We stayed for hours at the bar; sitting on the faulty stools, trying to avoid eye contact with the barman, and listening to Jeff Buckley light up an otherwise dull room long since he had passed away. Other songs came on after his, but there was a desperate craving to return to his sound at every opportunity. I didn’t have much change but whatever little amount I did have, I spent it all that night playing exclusively Jeff Buckley songs on the jukebox as the crowd of people gradually began to thin.
After we left the bar at sometime early in the morning, we walked home through the empty streets that would normally be so lively. The odd car would pass by, but essentially we were out on our own. We got back to the hostel and I immediately went to bed and put Jeff Buckley’s Grace album on my headphones. As I lay there with a head full of alcohol, and dosed up on an obscene amount of medication, it finally struck me how truly amazing his debut was.
The first few notes of Mojo Pin lull you into a false sense of security before a torrent of drums and guitars pound away as the chorus hits. It’s a serious statement of intent from a man who had a reputation as a sensitive soul. “Born again from the rhythm, screaming down from heaven,” he sings in his trademark trembling falsetto that immediately grasps you and refuses to let go throughout the record.
Last Goodbye is as gut wrenching as it gets- the act of separation laid bare as the track almost dares you to get through it without thinking about all the past loves you’ve had throughout your life. A self-depreciating time travel through all those key moments in the past that have got you to where you are, and makes you wonder how different things could have been.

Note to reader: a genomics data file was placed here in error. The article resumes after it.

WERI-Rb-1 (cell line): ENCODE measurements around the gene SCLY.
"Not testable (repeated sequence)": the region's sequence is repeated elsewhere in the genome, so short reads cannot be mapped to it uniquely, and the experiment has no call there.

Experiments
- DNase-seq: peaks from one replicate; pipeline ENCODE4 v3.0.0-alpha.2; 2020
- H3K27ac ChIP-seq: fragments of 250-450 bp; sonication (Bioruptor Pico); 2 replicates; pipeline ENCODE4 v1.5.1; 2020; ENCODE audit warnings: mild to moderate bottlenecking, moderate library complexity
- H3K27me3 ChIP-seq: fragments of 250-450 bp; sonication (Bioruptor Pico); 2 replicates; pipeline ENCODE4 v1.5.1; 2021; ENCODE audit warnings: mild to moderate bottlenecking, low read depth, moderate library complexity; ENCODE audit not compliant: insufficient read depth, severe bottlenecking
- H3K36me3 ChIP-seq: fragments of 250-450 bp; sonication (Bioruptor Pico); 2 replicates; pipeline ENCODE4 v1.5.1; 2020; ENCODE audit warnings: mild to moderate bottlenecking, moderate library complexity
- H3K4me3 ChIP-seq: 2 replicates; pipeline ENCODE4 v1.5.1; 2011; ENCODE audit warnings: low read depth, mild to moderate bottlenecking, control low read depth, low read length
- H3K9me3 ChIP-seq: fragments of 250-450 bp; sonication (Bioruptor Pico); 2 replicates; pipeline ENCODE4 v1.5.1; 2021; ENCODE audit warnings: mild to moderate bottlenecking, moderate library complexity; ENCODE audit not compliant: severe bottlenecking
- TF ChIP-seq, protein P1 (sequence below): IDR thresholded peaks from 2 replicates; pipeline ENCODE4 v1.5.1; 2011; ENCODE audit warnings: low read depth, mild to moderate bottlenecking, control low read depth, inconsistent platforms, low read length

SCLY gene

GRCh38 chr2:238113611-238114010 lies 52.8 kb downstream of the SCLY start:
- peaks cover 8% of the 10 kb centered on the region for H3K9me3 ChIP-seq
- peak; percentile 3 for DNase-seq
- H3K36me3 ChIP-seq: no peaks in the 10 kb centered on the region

So Real dips in and out with pulsating tension. The lyrics so evocative you can almost feel the fabric of the city dress and smell the soft scent of perfume as Buckley recounts the woman of his affection in vivid detail.
Then of course there’s Hallelujah, a cover of Leonard Cohen’s track that always features in the list of best cover versions ever. He traded in the electronic sound of the original for an altogether more fragile rendition, which build and builds as Buckley’s soft finger picking of his guitar backs his voice as he walks along the thin line between pleasure and pain. “I used to live alone before I knew you,” delivered with such an intensity that only love could conjure then ultimately fracture.
Perhaps the lyrics that perfectly sum up Grace though is on his cover of Lilac Wine. “I lost myself on a cool dead night, I gave myself in that misty light, was hypnotised by a strange delight.” The words accurately reflecting what it is that is so appealing about Buckley. They capture exactly how you feel when you listen to the record. It conjures images of lonely dark streets where even the street lamps refuse to work, while a figure up ahead edges ever closer on the pavement. You can’t make out the face, but the shadowy image alone sends your mind racing as you fantasise about all the possibilities that the unknown may offer.
The fact that he only completed one full album is still as sad now as it was then. It’s easy to get caught up in the what if’s, but it should be easier still to recognise and enjoy just how good Buckley’s debut album is. While it’s now viewed with a certain mythical sadness, it shouldn’t deter you from the fact that it still remains a rare gem capable of hypnotising you and sending you spiralling back into the pain or comfort of long gone memories.